CEO Today - March 2023

January 2023

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STAY CONNECTED! Follow us on: CEO TODAY Copyright 2023 Circulation details can be found at The views expressed in the articles within CEO Today are the contributors’ own, nothing within the announcements or articles should be construed as a profit forecast. All rights reserved. Material contained within this publication is not to be reproduced in whole or part without the prior permission of CEO Today. Disclaimer: Images used in this edition have been done so under the creative commons licenses. For details, see links below. Editor’s Note. March 2023 6

38. 42. 34. 68. Katina Male Editor Hello and welcome to CEO Today’s March 2023 edition! As we enter the month of March and quickly approach the end of Q1, I’m excited to present CEO Today’s latest dose of leadership and lifestyle inspiration! 7 Our Favourite Stories from this month: All of this and so much more - I hope you enjoy the content in CEO Today’s March 2023 issue! Make sure you check out the full list of features and exclusive interviews over the next pages. If youwant to stay connectedwith us until our next edition, visit our website for more, join the conversation on our Twitter (@CEOTodayMag) and follow our LinkedIn, Facebook and Instagram pages. Best wishes, Napoleon Didn’t Micromanage, Why are You? International Women’s Day: Equity for All 3 Unexpected Ways CEOs Can Do More to Address Sustainability in 2023 SiyamWorld Maldives: Escape to Paradise

CONTENTS. March 2023 14. An Interview with Global Art Dealer Jan DavidWinitz 20. Wound Healing Revolutionised 24. Inside GEO-MIK: The Story of Launching and Growing a Startup in Africa 34. 3 Unexpected Ways CEOs Can Do More to Address Sustainability in 2023 38. International Women’s Day: Equity for All 42. Napoleon Didn’t Micromanage, Why are You? 48. 5 ways Leaders Can Support StaffMental Health During Economic Uncertainty 54. Banning Meetings isn’t the Answer to Improved Productivity 60. 5 Tech Developments for CEOs to Watch in 2023 68. SiyamWorld Maldives: Escape to Paradise 80. The Odissean Experience: Success Redefined 8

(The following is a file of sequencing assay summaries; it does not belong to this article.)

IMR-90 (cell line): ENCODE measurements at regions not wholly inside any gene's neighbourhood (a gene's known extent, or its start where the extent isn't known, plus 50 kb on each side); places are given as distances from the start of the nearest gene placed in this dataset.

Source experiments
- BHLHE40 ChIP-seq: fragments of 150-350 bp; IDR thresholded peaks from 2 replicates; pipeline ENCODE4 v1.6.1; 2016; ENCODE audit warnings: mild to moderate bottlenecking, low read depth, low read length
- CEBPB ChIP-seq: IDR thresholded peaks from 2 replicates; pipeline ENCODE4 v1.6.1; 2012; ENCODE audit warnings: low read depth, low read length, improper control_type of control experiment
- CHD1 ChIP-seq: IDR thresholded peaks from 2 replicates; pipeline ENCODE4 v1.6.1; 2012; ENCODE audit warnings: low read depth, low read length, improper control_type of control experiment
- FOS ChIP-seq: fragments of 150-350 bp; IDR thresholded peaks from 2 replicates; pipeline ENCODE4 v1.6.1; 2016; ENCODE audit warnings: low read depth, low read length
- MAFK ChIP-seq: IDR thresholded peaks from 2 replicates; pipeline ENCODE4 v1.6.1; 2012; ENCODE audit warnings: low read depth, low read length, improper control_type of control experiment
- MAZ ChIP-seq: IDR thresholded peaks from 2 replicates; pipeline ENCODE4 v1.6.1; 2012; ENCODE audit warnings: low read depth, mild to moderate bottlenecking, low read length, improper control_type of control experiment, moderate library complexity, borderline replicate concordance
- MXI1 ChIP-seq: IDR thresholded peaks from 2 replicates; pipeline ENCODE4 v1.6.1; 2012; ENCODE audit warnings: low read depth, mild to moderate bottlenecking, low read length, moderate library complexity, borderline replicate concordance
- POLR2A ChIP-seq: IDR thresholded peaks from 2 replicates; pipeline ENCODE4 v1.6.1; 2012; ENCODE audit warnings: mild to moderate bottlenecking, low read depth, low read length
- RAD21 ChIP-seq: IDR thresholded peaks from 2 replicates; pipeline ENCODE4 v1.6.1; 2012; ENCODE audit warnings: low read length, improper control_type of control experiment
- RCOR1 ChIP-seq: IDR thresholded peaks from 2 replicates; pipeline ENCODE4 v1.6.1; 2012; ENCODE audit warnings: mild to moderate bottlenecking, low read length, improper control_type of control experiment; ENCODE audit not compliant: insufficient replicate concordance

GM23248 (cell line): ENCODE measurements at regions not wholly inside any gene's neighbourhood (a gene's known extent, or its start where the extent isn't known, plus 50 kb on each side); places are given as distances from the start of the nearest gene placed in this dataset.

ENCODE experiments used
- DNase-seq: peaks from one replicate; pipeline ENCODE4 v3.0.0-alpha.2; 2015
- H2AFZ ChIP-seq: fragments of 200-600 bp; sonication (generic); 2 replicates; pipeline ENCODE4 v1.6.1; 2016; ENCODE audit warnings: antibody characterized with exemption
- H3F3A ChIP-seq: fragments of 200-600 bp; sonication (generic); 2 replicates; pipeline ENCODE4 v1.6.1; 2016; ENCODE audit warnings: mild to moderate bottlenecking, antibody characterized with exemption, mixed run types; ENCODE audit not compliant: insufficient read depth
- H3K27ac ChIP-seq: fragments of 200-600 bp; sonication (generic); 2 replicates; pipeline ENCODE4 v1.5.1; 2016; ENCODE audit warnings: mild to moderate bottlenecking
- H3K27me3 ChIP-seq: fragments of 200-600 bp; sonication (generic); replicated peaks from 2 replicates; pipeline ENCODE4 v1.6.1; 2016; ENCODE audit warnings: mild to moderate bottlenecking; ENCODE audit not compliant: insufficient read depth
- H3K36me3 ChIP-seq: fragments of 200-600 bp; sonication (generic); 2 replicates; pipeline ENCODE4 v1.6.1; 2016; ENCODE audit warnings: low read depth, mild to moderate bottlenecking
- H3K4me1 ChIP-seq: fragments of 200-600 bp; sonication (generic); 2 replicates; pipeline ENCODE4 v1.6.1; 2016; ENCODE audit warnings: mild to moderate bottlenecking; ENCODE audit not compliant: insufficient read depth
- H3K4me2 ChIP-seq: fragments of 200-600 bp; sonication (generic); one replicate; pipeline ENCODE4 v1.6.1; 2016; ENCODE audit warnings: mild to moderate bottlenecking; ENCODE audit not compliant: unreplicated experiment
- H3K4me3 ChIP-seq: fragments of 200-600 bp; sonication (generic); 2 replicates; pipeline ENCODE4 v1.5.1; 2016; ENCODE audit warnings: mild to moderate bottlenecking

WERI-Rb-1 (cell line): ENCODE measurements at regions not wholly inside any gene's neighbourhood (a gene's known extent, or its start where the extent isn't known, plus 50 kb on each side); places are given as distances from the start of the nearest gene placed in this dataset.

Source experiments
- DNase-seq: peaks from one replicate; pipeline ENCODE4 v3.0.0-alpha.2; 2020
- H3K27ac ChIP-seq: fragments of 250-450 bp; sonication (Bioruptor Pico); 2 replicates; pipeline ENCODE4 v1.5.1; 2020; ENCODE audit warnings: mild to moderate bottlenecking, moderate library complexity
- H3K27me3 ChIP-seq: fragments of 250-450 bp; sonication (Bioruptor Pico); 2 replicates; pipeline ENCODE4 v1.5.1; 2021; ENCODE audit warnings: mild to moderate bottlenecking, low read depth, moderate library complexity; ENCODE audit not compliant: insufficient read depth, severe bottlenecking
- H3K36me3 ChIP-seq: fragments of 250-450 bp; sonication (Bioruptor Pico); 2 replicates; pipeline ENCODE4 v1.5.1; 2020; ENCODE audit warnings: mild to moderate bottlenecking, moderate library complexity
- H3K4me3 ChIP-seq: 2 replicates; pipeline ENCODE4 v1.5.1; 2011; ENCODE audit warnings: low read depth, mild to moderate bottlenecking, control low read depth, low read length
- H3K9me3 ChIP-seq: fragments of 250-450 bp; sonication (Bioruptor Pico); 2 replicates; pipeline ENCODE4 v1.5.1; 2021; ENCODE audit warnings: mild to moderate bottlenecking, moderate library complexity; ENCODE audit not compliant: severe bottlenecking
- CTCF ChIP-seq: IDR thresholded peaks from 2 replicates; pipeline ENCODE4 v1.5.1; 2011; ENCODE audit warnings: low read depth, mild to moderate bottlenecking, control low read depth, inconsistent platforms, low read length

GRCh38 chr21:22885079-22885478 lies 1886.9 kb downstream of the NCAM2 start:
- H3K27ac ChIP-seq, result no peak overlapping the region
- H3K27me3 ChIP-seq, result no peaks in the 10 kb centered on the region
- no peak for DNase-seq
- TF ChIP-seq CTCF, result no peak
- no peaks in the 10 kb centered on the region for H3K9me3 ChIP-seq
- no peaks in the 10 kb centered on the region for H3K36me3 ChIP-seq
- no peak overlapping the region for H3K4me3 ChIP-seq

68. 60. 42. 14. 9

10 The Stories Everyone’s been Talking about News. March 2023 10

Musk Has Donated Nearly $2bn of Tesla Shares to Charity Last year, ElonMuskmade a charitabledonationof approximately $1.95 billion worth of shares in his electric car company. The donation of 11.6 million shares was referred to as a “bona fide gift” in a filing with US regulators. However, the recipient or recipients of the donation were not named in the filing. The donation was made between August and December of 2022, according to the filing. In 2021, Musk donated about $5.74 billion worth of Tesla shares, according to a regulatory filing, and stated on Twitter that he planned to donate $20million to schools in Cameron County and $10 million to Brownsville, Texas for downtown revitalisation. In addition, he suggested that he would locate his successor as CEO of Twitter by the end of 2023, stating that this year would be an appropriate time to do so. With an estimated net worth of $197.5 billion, this is not the first time Mr. Musk has given Tesla stock to charitable organizations. “I’m guessing probably towards the end of this year would be good timing to find someone else to run the company, because I think it should be in a stable position around, you know, at the end of this year,” he commented. “I think I need to stabilise the organisation and just make sure it’s in a financially healthy place and that the product roadmap is clearly laid out.” FTX Founder Hit with New Charges Sam Bankman-Fried, the former CEO of the now-collapsed cryptocurrency exchange FTX, is facing four new criminal charges. He’s accused of conspiring to commit bank fraud and make illegal political donations. Previously, Mr Bankman-Fried pleaded not guilty to charges of defrauding customers and investors. With the new charges, he now faces a total of 12 criminal charges and could face more than 100 years in prison if convicted. Prosecutors claim that he conspired with two other former FTX executives to donate tens of millions of dollars to influence US politicians to pass laws favourable to the company. Allegedly, these donations were made through “straw” donors or with corporate funds, allowing Mr Bankman-Fried to evade contribution limits. His Alameda Research hedge fund and FTX customer funds were used to fund many of these donations. Judge Lewis Kaplan has set a trial date of 2 October. A spokesman for Bankman-Fried declined to comment on the charges. Photo: Wikicommons - Debbie Rowe